Book Review: The Wangs vs. the World

Chang's alternately humorous and poignant novel explores what it means to be American when the notion of America wears away

<i>The Wangs vs. the World</i>

What happens when the American Dream, manufactured as it is, goes up in smoke, taking your fortunes with it? Such is the question posed by Jade Chang in her debut novel, which follows the fate of an immigrant businessman and his first-generation children after the collapse of his cosmetics empire.

Charles Wang was incredulous when he arrived in America from Taiwan and learned that he could transform his family's urea business into a wildly successful beauty conglomerate. He is equally as furious when, at the outset of the novel, the promise of the Amer­i­can Dream – although America certainly didn't invent it, he contends – evaporates in the financial collapse of 2008. His only recourse, he believes, is to gather up his family and reclaim his ancestral land in China. This spurs a cross-country trip in a decades-old Mercedes station wagon, a journey that serves to mend the fractures among the family, alternately humorous (characterizations of the novel as "hilarious" are a bit of a stretch, but mileage may vary across audiences) and poignant.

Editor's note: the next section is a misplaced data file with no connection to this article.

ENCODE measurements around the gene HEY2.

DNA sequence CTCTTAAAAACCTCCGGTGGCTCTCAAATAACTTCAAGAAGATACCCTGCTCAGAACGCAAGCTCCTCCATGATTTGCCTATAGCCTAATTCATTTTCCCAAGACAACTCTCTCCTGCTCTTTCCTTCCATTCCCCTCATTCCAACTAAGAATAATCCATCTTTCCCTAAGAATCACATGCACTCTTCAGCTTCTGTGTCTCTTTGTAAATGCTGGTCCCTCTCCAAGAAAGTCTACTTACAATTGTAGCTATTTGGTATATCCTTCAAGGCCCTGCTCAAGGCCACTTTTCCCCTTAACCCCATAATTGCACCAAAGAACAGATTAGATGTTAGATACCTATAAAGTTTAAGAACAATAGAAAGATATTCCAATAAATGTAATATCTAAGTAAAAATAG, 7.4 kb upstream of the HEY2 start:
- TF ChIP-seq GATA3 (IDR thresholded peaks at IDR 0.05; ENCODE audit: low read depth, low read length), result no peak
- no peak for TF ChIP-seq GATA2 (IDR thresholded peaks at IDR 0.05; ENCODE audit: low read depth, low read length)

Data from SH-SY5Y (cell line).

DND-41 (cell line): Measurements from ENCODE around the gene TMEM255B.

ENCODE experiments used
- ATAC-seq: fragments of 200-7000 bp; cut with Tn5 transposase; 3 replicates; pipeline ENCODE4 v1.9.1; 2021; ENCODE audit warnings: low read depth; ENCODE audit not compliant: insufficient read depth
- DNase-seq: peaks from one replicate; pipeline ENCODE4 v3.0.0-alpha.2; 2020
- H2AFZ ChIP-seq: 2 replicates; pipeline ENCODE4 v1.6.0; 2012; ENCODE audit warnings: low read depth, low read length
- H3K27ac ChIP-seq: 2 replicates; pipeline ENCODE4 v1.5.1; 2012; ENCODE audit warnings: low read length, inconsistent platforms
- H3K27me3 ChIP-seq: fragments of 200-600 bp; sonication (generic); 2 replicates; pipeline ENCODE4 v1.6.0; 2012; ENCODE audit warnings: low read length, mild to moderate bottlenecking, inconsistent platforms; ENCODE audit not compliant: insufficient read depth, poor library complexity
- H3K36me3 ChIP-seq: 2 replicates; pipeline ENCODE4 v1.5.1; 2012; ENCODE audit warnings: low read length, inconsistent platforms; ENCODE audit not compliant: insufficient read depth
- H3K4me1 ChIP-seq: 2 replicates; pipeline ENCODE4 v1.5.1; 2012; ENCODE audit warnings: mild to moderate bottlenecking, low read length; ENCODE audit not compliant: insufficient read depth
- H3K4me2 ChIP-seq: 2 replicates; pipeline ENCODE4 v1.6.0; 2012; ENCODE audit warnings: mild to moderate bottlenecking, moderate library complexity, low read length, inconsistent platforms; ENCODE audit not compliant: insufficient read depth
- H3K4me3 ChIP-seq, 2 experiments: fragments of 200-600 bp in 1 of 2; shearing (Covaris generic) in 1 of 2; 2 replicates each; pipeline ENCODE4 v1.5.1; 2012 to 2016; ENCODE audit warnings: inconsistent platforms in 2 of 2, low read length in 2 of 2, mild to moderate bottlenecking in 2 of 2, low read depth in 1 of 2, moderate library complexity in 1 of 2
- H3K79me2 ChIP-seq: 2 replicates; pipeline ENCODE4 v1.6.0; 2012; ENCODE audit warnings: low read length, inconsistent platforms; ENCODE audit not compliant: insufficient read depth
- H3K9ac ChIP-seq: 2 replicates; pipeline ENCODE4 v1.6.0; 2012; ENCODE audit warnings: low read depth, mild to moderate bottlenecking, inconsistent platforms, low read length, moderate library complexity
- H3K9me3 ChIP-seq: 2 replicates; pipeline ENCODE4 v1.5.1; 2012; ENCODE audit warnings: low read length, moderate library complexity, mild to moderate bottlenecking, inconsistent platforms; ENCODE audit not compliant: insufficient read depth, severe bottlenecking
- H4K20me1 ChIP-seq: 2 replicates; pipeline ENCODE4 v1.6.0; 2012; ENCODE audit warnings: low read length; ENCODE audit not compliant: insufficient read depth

Where Chang, a former arts & culture journalist, shines is in her crisp characterizations, particularly of the Wang children. Grace, the motherless and disaffected youngest child, fantasizes about suicide while uploading hundreds of selfies to her fashion blog. Andrew, the middle child, dreams of being a stand-up comedian, but blanches at the prospect of having to work (gasp!), perhaps even at a job requiring him to wear an apron (the horror!). Oldest daughter Saina must negotiate her identity as a lover, an artist, and a daughter as the burden of her family descends upon her. The snappy dialogue between the siblings crackles and adds dimension to their fully realized relationships as they reframe and redefine their respective inheritances as their trusts go poof.

Meanwhile, Charles, his second wife Barbra, and even the Mercedes get in on the narrative action, delicately embroidering an examination of what it means to be American when the notion of America wears away, like so much stale lipstick.


The Wangs vs. the World

by Jade Chang
Houghton Mifflin Harcourt, 368 pp., $26

Jade Chang will speak about The Wangs vs. the World in the session “Family Road Trip, Redefined,” with Rufi Thorpe (Dear Fang) and moderator Brittani Sonnenberg on Sun., Nov. 6, 1:45pm, in Capitol Extension Room E2.036.

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KEYWORDS FOR THIS STORY

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